WASHINGTON– Despite bipartisan congressional support for small scale nuclear reactors, United States nuclear projects have failed to get off the ground. 

High costs and risks of building these reactors prevented utility companies from completing scheduled projects, such as one to build the first U.S. small nuclear reactor in Idaho, which was recently canceled. Only one older-style nuclear reactor had been built over the last three decades, a pressurized water reactor in Georgia that finished construction earlier this summer. 

Experts testified to the Senate Energy and Natural Resources committee last week about obstacles faced by newer nuclear technologies that deter utility companies.

“Utility CEOs fear that if they commit to building a first-of-a-kind plant, it could have financial and timing risks on the backend of the project,” said Jeffrey Merrifield, vice chair of the U.S. Nuclear Industry Council.

The projects also have been stymied by cumbersome application and certification processes for a license, Merrifield said. The U.S. Nuclear Regulatory Commission certified NuScale’s small modular reactor design for the Idaho project earlier this year, making it the first company and first reactor of its kind certified for production in the United States.

“Congress directed the NRC to put together a risk-informed, performance-based program for licensing advanced reactors,” Merrifield said. “What the NRC staff has come up with has layered additional complications on those designs that are non-existent in the old licensing processes they used.”

Members of the Senate Energy and Natural Resources committee agreed that permit processes should be streamlined to speed up nuclear energy production, a goal that has received bipartisan congressional support and funding.

“We need to ensure that we got a licensing, permitting process that allows for greater levels of efficiency to catch up with the enthusiasm and the interest level,” said Sen. Lisa Murkowski, R-Alaska.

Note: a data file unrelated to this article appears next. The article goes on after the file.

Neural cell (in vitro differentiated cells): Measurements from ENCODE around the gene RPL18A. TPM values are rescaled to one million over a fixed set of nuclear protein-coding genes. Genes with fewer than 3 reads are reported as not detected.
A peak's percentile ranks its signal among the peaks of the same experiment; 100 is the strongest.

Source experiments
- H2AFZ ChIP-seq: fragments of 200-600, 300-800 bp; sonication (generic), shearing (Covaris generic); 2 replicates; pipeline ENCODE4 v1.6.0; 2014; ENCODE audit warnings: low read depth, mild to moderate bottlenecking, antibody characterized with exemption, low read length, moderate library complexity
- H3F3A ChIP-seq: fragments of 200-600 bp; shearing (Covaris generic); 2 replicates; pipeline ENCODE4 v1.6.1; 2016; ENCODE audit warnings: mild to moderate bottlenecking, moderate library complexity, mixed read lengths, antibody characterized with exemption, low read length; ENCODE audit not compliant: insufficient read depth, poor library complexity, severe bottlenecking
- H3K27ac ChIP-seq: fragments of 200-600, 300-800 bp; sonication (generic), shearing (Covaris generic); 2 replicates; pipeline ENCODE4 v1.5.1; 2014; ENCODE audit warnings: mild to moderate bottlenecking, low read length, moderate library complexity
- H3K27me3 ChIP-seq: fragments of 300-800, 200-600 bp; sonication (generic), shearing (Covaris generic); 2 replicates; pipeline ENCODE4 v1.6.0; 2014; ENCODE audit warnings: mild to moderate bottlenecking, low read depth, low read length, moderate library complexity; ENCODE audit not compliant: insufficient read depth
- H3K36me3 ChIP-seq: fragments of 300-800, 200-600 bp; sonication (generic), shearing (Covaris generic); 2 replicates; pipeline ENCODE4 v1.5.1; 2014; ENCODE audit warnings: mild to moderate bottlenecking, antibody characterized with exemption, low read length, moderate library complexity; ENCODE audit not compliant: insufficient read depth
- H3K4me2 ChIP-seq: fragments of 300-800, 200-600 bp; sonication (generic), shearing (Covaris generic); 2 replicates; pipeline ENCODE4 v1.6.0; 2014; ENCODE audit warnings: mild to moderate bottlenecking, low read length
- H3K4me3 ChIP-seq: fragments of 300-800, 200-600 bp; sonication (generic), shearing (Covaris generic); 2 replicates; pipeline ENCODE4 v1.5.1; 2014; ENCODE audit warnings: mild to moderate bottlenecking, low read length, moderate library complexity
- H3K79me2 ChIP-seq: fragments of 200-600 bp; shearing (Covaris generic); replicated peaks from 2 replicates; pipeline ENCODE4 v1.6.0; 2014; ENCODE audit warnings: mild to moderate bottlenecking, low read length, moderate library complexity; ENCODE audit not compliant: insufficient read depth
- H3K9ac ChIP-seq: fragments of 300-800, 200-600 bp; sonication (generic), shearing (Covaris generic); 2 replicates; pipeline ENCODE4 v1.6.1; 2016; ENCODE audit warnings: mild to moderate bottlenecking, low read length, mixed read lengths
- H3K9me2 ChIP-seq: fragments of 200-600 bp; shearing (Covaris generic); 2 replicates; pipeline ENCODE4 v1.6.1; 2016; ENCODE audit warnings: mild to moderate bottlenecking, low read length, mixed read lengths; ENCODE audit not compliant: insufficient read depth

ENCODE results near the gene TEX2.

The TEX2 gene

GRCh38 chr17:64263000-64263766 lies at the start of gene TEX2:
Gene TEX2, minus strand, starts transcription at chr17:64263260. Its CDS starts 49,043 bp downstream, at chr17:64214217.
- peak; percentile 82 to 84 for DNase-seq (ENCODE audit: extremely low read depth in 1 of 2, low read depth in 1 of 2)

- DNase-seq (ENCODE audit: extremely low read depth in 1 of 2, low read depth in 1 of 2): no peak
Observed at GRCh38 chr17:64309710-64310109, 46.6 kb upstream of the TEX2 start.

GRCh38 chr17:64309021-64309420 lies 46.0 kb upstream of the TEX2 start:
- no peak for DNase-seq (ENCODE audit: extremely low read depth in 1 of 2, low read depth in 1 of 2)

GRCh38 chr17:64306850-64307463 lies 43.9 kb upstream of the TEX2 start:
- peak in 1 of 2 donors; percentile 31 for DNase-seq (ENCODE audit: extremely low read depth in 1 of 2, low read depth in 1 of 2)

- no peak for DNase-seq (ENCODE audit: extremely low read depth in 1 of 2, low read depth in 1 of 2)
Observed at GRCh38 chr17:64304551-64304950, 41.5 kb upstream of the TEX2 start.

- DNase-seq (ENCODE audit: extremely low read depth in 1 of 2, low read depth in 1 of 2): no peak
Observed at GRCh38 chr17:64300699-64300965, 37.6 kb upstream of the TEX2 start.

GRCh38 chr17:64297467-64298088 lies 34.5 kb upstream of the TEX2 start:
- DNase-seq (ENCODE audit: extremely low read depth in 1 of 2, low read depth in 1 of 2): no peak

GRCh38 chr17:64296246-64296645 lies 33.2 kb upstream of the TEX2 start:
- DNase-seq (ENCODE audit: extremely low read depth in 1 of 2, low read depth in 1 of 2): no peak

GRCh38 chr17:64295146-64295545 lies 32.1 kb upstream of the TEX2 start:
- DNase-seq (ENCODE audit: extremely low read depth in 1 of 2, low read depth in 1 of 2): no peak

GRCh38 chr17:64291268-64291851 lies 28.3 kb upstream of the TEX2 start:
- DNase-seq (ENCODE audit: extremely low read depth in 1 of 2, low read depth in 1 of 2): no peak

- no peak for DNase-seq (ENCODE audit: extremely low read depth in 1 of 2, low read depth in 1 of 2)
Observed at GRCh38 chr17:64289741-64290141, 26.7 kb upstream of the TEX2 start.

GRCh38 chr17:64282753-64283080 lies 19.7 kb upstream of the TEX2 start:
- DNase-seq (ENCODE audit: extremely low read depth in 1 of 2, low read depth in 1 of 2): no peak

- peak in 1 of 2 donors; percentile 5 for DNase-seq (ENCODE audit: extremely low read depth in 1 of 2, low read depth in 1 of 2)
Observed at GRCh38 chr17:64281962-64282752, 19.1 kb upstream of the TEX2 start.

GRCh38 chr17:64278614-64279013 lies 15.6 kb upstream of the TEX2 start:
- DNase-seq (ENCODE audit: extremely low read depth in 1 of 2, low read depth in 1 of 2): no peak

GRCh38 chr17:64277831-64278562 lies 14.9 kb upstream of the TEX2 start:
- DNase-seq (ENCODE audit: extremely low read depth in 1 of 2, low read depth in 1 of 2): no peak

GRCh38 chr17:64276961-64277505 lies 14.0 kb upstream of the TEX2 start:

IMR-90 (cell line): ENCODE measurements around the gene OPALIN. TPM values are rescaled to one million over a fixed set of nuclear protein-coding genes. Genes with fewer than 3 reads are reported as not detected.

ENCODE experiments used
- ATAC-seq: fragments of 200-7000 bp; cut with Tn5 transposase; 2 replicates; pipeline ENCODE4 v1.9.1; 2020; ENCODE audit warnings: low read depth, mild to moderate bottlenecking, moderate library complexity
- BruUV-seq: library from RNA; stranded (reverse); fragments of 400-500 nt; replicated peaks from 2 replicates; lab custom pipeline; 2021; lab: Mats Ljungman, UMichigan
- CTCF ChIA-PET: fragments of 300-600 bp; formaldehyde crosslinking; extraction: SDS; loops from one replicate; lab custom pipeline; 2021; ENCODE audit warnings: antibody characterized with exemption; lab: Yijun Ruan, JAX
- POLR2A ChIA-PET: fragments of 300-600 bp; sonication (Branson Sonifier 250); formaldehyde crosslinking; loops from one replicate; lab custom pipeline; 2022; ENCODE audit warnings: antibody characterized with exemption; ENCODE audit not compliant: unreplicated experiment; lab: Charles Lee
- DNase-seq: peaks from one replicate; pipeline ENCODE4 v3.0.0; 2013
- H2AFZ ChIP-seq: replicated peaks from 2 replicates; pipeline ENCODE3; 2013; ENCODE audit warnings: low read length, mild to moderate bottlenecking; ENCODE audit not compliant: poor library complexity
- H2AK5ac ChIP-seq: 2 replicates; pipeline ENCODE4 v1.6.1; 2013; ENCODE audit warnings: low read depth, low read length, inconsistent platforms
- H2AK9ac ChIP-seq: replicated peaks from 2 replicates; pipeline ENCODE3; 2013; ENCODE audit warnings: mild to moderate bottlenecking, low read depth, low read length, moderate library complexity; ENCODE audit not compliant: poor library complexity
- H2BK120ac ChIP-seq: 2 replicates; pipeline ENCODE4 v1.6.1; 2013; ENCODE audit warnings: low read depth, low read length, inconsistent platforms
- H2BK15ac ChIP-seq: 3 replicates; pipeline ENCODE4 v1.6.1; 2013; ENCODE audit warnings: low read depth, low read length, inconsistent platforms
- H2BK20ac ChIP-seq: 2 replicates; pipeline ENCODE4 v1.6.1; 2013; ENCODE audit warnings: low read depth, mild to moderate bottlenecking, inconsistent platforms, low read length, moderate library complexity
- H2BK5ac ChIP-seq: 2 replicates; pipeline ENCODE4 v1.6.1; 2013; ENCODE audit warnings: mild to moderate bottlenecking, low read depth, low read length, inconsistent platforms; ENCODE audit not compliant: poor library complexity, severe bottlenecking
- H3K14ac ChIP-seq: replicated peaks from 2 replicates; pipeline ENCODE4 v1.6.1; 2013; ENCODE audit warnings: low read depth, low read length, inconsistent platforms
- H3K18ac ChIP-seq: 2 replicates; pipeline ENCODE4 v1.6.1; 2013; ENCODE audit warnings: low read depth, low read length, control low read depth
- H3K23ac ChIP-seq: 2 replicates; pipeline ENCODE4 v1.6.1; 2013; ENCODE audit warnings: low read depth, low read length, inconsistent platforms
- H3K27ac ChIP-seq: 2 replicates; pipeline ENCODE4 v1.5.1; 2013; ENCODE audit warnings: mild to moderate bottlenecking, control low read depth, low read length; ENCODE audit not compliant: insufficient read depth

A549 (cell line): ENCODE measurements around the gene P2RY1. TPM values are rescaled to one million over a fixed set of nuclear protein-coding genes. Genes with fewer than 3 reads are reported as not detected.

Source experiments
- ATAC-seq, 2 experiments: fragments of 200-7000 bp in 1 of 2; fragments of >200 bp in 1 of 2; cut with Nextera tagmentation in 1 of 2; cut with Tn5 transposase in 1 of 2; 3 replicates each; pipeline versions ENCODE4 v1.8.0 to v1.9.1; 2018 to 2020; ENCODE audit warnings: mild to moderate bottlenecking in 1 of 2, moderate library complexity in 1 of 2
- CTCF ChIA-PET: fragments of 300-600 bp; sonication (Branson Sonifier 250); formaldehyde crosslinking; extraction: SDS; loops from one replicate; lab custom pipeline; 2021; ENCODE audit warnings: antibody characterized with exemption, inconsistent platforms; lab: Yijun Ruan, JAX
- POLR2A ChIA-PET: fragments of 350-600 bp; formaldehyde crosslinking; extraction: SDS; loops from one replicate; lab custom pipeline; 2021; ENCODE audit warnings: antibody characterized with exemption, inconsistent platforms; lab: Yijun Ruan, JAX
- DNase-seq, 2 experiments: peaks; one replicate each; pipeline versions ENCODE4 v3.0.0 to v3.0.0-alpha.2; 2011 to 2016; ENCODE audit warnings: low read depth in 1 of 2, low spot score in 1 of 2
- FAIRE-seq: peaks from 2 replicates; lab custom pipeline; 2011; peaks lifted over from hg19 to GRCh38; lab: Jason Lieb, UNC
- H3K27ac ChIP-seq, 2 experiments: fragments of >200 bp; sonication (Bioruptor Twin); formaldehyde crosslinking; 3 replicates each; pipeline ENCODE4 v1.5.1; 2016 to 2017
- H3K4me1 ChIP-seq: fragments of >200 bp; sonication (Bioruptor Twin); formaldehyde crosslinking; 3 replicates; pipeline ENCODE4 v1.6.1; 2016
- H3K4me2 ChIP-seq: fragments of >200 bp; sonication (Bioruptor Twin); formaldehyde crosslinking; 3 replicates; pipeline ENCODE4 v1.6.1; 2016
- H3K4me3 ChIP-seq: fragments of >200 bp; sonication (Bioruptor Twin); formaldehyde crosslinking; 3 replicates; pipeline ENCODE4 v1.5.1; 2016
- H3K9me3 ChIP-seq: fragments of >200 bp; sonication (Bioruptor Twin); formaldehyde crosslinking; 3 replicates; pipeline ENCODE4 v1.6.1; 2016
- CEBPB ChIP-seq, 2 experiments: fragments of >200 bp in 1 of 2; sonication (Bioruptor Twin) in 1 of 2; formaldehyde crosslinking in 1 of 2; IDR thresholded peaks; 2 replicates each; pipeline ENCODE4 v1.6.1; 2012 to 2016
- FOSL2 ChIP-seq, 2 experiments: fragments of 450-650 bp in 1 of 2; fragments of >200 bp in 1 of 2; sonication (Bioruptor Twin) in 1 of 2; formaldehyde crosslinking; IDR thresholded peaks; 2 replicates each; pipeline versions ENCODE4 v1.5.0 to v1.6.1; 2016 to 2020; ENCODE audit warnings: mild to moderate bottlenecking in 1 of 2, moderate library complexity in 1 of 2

Director of the Idaho National Laboratory John Wagner emphasized in a written testimony the importance of nuclear energy to meet President Biden’s goal of zero carbon emissions by 2050. 

“To meet our nation’s clean energy goals, we need to expand our nuclear energy capacity. And we need to do it quickly,” Wagner said. A Department of Energy report “concluded that waiting until the mid-2030s to deploy advanced nuclear technologies at scale could lead to our nation missing decarbonization targets.”

Despite concerns for climate change, many environmental groups have long opposed nuclear. Natural Resources Defense Council said financial challenges and environmental risks, like nuclear mining and waste disposal, must be addressed through policy before the U.S. prioritizes nuclear projects over other types of green energy. 

“Reinforcing this perspective, nuclear power is uneconomical compared to alternate forms of low-carbon electricity generation—even without considering those risks,” NRDC expert Matthew McKinzie wrote in a nuclear analysis. “Faced today with the seemingly irreversible decline of nuclear energy in the United States, and the enormous potential to scale up energy efficiency and renewable energy on a stronger electric grid, NRDC’s analysis concludes we can meet our U.S. climate goals even with a much-reduced nuclear fleet.”

While advanced nuclear projects have failed to take off in the U.S., China began construction of the first small modular reactor in the world in 2021. Senators expressed fear that China will outcompete the U.S. on new nuclear reactors the same way it has on solar panels.

“The U.S. has long been a leader in civil nuclear energy, which has allowed us to share our expertise and gold standards for safety and non-proliferation around the world,” said Chairman Sen. Joe Manchin, D-W.V. “Over time, Russia and China have made a concerted effort to supplant our nuclear leadership. We must push back.”